- With optional the following patterns: Reliable Messaging, Policy Centralization, Rules Centralization, and Event-Driven Messaging. Also have a look at slide 12 etc of the SOA Symposium Service Bus presentation.
VETRO pattern for Service Bus
The VETRO pattern was introduced by David Chappell, writer of the 2004 book Enterprise Service Bus.
- V – Validate: Validation of messages eg based on XSD or schematron.
- E – Enrich: Adding data from applications the message doesn’t originate from.
- T – Transform: Transform the data model, data format or the protocol used to send the message.
- R – Routing: Determine at runtime where to send the message to.
- E – Execute: You can see this as calling the implementation.
We also used this pattern to compare Oracle integration tools and infrastructure. It can be very well used while choosing the appropriate tools for a job and deciding on guidelines on how to use these tools.
The world’s largest conference dedicated to SOA, cloud computing and service technology will have it’s 2012 version in London! Hosting the 5th SOA Symposium and the 4th International Cloud Computing Symposium on September 24-25. This brings the symposium back to Europe after last years visit to Brasilia, Brazil. The SOA Symposiums website has been rebranded to Service Tech Symposium.
There are several blog posts on previous editions of the SOA Symposium available in blogs. During this years event the following books will be launched:
- Cloud Computing: Concepts & Technology
- SOA with REST: Principles, Patterns & Constraints
- Next Generation SOA: A Real-World Guide to Modern Service-Oriented Computing
Call for presentations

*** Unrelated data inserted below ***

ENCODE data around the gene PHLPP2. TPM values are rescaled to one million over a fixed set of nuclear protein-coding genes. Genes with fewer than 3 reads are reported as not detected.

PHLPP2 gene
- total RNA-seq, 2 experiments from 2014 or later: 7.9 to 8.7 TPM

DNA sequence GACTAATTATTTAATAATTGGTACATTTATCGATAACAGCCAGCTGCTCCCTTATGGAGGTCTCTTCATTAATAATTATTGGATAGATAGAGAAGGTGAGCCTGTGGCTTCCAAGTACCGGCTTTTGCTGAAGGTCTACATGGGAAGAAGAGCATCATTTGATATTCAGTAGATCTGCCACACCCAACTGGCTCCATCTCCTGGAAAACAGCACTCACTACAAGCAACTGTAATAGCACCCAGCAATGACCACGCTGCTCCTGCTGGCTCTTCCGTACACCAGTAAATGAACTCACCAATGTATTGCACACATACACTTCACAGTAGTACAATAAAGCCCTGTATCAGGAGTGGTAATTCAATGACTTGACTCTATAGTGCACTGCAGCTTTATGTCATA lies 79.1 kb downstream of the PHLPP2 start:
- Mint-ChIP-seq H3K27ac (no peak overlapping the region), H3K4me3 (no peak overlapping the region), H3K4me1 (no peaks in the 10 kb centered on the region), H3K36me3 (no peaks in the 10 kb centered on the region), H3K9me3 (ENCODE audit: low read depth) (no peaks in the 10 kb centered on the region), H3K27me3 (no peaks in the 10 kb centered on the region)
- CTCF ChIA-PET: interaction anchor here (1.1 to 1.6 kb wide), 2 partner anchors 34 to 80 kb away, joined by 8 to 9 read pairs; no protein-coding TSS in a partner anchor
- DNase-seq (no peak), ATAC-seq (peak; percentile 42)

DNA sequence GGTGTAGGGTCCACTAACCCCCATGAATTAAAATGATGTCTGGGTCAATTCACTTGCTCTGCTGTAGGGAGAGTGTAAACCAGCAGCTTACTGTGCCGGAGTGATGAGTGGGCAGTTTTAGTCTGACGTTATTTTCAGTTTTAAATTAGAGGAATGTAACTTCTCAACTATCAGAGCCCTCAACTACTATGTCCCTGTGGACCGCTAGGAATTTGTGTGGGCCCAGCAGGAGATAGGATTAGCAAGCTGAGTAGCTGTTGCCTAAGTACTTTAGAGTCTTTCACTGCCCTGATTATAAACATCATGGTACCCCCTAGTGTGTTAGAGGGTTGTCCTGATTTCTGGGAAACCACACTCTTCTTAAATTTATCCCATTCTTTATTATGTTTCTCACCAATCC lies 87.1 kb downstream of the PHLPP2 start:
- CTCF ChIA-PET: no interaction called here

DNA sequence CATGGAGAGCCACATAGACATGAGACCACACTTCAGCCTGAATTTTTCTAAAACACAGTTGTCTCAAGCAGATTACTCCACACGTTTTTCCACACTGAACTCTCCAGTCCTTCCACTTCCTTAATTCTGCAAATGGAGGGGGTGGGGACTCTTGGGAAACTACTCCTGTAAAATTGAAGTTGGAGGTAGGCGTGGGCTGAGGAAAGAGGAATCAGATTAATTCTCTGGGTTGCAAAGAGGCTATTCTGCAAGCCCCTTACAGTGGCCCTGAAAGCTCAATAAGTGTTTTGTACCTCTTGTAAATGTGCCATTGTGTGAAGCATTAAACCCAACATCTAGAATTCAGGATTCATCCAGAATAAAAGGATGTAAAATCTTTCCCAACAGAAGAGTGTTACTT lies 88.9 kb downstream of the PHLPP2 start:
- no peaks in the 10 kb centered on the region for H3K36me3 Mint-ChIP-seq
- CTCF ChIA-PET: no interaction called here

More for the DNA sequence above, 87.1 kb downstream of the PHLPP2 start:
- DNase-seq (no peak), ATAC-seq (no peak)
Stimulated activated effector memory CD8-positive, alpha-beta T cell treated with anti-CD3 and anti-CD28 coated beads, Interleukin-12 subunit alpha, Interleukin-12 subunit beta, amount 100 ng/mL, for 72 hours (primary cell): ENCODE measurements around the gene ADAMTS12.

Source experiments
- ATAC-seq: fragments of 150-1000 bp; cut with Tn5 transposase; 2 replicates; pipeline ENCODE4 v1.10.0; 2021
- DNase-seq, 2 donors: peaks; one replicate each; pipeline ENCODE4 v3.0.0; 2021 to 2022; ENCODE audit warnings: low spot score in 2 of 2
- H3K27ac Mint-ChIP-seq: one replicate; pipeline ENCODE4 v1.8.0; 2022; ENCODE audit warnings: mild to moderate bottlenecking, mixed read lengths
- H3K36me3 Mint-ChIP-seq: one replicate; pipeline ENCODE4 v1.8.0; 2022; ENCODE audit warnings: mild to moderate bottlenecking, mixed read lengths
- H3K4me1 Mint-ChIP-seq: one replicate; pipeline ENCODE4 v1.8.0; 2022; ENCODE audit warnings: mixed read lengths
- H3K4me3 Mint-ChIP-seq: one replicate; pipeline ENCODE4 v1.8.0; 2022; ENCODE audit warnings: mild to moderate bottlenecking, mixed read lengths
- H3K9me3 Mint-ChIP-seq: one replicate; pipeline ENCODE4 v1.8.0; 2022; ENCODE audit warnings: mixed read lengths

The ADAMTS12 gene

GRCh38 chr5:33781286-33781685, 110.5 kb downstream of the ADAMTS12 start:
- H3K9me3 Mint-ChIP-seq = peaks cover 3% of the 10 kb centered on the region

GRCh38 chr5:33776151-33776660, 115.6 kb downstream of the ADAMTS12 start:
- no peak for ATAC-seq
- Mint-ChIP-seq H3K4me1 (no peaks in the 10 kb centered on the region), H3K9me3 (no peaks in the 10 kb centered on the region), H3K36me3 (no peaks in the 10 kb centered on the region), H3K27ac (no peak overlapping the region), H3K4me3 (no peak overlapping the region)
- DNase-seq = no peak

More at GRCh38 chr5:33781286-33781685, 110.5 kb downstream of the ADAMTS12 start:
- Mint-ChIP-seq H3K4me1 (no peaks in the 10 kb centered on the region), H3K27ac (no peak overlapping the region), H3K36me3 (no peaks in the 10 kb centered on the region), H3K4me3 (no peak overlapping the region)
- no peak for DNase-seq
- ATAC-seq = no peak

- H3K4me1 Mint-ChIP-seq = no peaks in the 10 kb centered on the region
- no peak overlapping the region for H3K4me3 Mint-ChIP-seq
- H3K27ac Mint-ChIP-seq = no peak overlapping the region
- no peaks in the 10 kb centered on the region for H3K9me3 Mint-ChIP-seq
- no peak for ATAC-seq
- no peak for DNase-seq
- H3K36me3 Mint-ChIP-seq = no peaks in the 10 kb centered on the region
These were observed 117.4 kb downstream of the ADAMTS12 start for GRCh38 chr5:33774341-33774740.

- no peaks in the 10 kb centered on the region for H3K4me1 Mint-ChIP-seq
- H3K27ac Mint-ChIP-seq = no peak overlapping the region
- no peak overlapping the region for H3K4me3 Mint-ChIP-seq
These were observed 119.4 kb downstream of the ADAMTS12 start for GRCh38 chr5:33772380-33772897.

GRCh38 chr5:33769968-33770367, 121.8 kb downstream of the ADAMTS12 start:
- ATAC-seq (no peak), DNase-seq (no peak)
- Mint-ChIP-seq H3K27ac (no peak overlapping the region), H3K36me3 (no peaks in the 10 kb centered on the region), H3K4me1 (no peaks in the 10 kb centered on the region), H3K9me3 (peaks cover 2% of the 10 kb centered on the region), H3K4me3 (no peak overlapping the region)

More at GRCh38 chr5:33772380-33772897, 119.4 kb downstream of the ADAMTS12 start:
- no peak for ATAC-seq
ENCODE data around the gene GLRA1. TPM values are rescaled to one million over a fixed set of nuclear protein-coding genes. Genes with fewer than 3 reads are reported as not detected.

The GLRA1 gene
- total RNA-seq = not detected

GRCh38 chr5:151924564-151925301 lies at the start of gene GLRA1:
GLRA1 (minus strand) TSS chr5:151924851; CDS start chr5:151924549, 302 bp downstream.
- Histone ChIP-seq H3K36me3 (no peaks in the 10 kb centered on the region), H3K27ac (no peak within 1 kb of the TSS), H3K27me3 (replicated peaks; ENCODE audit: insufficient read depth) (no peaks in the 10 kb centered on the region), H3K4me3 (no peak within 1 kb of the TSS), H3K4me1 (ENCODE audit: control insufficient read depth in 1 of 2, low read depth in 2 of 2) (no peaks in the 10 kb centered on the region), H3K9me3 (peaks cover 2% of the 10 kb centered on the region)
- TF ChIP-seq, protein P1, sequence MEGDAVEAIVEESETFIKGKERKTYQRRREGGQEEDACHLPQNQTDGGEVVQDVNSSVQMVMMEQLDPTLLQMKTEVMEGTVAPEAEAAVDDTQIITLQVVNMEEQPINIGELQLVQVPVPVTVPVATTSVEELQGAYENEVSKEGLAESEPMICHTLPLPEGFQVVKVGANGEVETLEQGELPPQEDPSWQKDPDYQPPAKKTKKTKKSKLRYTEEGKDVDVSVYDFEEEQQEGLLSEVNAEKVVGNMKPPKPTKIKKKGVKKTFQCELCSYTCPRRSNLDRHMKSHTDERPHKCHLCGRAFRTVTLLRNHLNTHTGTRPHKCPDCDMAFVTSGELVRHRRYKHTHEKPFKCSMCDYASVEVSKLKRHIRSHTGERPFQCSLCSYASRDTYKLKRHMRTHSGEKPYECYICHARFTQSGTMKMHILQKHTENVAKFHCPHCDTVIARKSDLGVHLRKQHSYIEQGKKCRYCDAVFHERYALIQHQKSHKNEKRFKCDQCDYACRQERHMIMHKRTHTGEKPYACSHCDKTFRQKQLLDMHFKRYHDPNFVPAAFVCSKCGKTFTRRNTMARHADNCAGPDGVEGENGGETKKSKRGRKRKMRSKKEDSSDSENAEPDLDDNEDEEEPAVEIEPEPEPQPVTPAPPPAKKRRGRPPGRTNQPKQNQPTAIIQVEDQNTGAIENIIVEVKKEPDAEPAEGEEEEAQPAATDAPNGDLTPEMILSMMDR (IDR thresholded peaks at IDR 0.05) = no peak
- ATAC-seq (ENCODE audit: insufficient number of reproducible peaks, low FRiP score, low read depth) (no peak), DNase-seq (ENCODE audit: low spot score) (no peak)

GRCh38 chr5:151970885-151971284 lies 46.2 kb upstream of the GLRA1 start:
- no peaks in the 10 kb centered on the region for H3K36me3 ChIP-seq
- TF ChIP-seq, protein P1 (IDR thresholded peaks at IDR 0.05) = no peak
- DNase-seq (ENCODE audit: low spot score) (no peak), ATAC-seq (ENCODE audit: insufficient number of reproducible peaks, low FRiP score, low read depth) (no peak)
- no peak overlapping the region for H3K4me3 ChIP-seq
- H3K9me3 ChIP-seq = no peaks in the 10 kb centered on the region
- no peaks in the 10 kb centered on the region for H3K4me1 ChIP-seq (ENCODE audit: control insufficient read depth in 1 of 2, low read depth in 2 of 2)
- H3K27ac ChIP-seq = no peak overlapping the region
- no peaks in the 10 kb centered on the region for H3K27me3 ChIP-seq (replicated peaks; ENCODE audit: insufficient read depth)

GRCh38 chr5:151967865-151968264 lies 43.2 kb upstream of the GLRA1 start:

The 2012 program committee invites submissions on all topics related to SOA, cloud computing and service technologies. The primary tracks are:
- Cloud Computing Architecture & Patterns
- New SOA & Service-Orientation Practices & Models
- Service Modeling & Analysis Techniques
- Service Infrastructure & Virtualisation
- Cloud-based Enterprise Architecture
- Real World Case Studies
- Service Engineering & Service Programming Techniques
- Interactive Services & the Human Factor
- New REST & Web Services Tools & Techniques
On December 13th Whitehorses will host a seminar on SOA and Governance. During this seminar we will show the value of a proper architecture and governance for your organization. In the presentation you will get clear guidelines and steps on a pragmatic approach for implementing a manageable SOA solution.
Some of the topics:
- What is SOA Governance and Why do we need it?
- SOA reference architecture – The importance of solid standardization.
- Service life-cycle governance – Design and build the right services and the proper way to reuse them.
- Service repository – With examples of repositories based on Oracle Enterprise Repository (OER) and a wiki.
While in a previous post I was arguing that we should handle industry models with care, because of very inconvenient side effects. This week I’ll blog in a similar way on centralization. Among the effects of centralization are often overlooked or neglected dis-economies of scale.
Dis-economies of scale
One of the main reasons for centralization is to gain economies of scale. Less known are the dis-economies of scale. I’ll give some examples in the paragraphs below.
The cost of communication between the central group and the rest of the organization. Although there are lots of tools that make communication easier. Distance in the physical sense or within an organization can create boundaries. These have to be dealt with and there are costs incurred for that. Besides that it has to be clear who to communicate for what matters. This, in my experience, is not always the case. With a greater (organizational) distance more effort has to be put into this.